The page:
The severity of their symptoms increases with the level of the allergen in the surroundings. For instance, my cat’s allergies flare up immediately after eating chicken, but yours may happen when your cat uses the litter box (litter allergy) or in the summer (hay fever).
2. Skin Irritation or Digestive Discomfort Symptoms
There are two noticeable symptoms that aren’t present in either condition: skin irritation and stomach distress, which can be brought on by specific allergies but are never brought on by a cat cold. As a result, you are almost always dealing with an allergic response if your cat has a dry nose, isn’t eating, is throwing up, has red eyes, or has scabby skin.
It would help if you were warned, though, that colds can also result in the development of mouth ulcers, which would hurt your cat to eat. Given that it may cause a decrease in appetite, much like allergies, I have mistaken this for evidence that my cat had an allergy.
3. Get a Veterinary Professional’s help
Get a professional opinion from your vet for the most precise method to tell whether your cat has allergies or a cold. As your veterinarian can do several tests that will give your cat an official diagnosis, This is the only way to know what problem you are dealing with.
Your veterinarian must determine which bacteria or virus to blame for diagnosing a cat cold. A conjunctival scraping can be used to determine if a bacterial infection is present or not, whereas cell samples collected from your cat’s eyes, nose, or throat often show the source if it is viral. Blood or skin tests will be used to test for allergies instead.
Should I Visit the Vet with My Cat?
The best action is to take your pet to the doctor, whether she has allergies or a cold. This is particularly true if your cat is sluggish and breathing heavily. Even though these might be cold symptoms, they could also result from a more serious medical condition, including congestive heart failure.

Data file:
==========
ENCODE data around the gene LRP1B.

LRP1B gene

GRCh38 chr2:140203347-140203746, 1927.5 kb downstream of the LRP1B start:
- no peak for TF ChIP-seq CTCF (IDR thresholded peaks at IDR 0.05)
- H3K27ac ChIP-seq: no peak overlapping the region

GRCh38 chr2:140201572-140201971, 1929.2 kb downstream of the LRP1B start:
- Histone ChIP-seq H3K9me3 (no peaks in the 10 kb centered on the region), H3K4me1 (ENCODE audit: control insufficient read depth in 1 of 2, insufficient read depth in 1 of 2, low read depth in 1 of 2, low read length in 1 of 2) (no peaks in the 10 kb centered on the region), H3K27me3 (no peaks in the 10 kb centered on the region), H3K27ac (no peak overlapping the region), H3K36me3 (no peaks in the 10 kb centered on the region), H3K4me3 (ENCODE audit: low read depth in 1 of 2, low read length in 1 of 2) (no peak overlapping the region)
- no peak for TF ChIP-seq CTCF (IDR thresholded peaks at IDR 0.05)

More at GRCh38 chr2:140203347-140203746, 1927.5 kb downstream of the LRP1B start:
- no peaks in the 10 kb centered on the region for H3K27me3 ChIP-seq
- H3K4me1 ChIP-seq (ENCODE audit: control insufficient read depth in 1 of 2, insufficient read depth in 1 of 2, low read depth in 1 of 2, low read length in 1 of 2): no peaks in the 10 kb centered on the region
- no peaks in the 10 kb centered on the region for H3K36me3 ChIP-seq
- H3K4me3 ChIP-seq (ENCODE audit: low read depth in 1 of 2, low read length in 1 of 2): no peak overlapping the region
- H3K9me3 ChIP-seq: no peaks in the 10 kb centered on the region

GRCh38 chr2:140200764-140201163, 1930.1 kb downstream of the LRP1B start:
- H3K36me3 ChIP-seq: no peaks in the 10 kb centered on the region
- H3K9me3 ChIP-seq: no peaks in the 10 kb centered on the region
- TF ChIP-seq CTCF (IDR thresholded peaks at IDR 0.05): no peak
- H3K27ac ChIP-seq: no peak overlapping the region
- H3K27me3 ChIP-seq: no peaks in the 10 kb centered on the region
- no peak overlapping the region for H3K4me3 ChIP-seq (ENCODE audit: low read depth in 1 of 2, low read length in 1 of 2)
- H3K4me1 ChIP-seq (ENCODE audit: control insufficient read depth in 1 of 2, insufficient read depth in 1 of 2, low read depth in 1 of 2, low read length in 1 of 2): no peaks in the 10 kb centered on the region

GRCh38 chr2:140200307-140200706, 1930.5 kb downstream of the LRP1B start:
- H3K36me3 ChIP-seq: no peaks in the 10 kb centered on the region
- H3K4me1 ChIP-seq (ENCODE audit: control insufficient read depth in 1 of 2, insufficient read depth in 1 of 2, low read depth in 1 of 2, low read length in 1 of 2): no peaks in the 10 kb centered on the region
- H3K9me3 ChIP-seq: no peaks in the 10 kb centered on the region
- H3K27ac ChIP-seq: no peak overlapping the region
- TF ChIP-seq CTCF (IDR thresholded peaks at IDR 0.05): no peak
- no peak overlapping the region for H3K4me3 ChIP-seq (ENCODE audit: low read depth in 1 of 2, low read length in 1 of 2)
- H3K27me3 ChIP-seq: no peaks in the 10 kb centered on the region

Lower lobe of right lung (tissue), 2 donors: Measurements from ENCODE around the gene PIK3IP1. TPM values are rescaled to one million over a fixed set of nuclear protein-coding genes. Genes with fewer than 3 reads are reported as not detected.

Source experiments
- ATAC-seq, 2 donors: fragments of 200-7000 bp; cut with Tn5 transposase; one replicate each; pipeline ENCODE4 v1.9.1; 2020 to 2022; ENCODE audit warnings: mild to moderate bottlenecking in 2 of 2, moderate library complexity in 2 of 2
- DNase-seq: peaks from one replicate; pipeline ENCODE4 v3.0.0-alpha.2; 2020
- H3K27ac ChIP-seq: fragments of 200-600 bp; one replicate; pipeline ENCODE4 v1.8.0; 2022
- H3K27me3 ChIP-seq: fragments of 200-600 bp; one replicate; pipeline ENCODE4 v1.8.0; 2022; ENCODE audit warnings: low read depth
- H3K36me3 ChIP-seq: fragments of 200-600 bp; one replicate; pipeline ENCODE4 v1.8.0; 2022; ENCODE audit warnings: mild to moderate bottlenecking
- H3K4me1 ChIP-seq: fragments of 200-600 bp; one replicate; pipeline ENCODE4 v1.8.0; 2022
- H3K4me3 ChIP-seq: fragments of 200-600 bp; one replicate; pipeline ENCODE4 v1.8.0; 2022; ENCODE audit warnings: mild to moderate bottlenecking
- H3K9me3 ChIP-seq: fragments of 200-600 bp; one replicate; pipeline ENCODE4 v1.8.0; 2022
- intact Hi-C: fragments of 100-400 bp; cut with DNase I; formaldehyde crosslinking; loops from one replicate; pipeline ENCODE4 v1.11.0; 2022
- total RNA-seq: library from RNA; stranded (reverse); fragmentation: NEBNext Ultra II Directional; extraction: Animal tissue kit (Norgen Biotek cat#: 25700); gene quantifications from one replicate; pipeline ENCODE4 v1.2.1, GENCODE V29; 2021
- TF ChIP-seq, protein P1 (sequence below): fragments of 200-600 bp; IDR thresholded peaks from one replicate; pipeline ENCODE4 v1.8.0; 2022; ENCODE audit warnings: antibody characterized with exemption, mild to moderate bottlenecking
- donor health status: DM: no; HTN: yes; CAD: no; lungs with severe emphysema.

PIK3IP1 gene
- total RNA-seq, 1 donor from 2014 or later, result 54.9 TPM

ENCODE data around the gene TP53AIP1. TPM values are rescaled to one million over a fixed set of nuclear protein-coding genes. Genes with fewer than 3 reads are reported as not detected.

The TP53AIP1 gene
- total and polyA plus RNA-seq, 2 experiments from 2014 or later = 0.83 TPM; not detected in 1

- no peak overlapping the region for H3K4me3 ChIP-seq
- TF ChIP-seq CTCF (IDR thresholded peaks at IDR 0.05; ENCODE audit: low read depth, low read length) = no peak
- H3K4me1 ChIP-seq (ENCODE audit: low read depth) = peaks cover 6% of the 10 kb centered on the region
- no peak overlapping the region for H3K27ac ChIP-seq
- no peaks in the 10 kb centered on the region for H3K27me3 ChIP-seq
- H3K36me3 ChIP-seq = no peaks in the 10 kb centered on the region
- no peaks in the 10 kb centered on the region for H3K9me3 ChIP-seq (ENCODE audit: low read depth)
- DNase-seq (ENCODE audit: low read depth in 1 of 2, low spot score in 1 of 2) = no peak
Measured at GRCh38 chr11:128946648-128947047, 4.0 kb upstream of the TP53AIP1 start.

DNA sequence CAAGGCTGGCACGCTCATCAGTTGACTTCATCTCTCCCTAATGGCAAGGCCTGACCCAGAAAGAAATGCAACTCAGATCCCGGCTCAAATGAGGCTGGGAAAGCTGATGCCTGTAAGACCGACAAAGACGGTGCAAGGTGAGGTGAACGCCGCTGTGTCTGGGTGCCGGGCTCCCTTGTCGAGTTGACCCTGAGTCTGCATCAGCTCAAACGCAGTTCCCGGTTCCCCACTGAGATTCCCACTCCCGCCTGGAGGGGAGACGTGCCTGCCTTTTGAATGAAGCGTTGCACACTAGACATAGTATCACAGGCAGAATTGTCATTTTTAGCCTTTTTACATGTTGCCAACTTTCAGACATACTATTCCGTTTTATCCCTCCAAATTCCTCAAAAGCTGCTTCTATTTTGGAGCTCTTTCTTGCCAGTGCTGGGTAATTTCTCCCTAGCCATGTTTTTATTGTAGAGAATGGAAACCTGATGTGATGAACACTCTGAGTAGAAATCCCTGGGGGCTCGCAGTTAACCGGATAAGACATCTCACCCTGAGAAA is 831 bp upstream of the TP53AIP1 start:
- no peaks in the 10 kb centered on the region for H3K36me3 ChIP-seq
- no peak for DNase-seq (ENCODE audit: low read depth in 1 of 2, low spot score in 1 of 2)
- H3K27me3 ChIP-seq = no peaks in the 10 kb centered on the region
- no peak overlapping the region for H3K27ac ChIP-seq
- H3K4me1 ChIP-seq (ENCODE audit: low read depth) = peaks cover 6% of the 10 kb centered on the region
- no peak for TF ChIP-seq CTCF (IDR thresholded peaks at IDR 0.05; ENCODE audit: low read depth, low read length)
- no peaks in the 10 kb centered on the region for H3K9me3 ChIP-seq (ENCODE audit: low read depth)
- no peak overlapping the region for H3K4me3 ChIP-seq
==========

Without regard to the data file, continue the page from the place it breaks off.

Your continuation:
In any case, your veterinarian may assist in reducing your cat’s discomfort and enhancing its quality of life. If your cat has allergies, they’ll probably advise you to keep them away from the allergen and prescribe a daily medicine (such as antihistamines or cortisone pills). They may also recommend drugs if your cat has asthma and is breathing quickly.
Frequently Asked Questions
Do cat colds go away on their own?
Most healthy cats recover from a cat cold without medical treatment within seven to ten days. But if the cat’s cold isn’t getting better or is experiencing more severe symptoms, you should take them to the vet.
How do indoor cats get colds?
A cat usually contracts a cold by being close to another cat who is already sick. The virus can spread through air or water.
How can I treat my cat’s cold at home?
Your cat will recover from a cold faster if it is healthy and can perform normal daily activities such as eating, drinking, urinating, and pooping normally. The simplest way to help your cat recover from a cold is to use steam therapy in a hot shower, a humidifier if your air is dry, and reduce stress at home.
Can indoor cats have allergies?
Seasonal allergies can affect indoor cats. Pollen, mould, and dust mites are all airborne allergens that can affect cats.
The Bottom Line on My Cat Have Allergies or a Cold
Cats frequently have allergies and colds, which share symptoms including sneezing and coughing. As a result, it may be challenging to determine what is wrong with your pet.
Which is worse, allergies or a cold in a cat? is never simple to answer. Still, three options can be helpful:
- Observe when your cat’s symptoms are at their worst.
- Keep an eye out for skin irritation and stomach distress indicators.
- Ask your veterinarian for guidance.
The only way to be sure of what you’re dealing with is to choose the last choice.
Who is Isabella?
My name is Isabella, and I am a dedicated and knowledgeable cat enthusiast. With years of experience caring for cats and a deep love for felines, I made a mission to help other cat lovers navigate the challenges of cat ownership.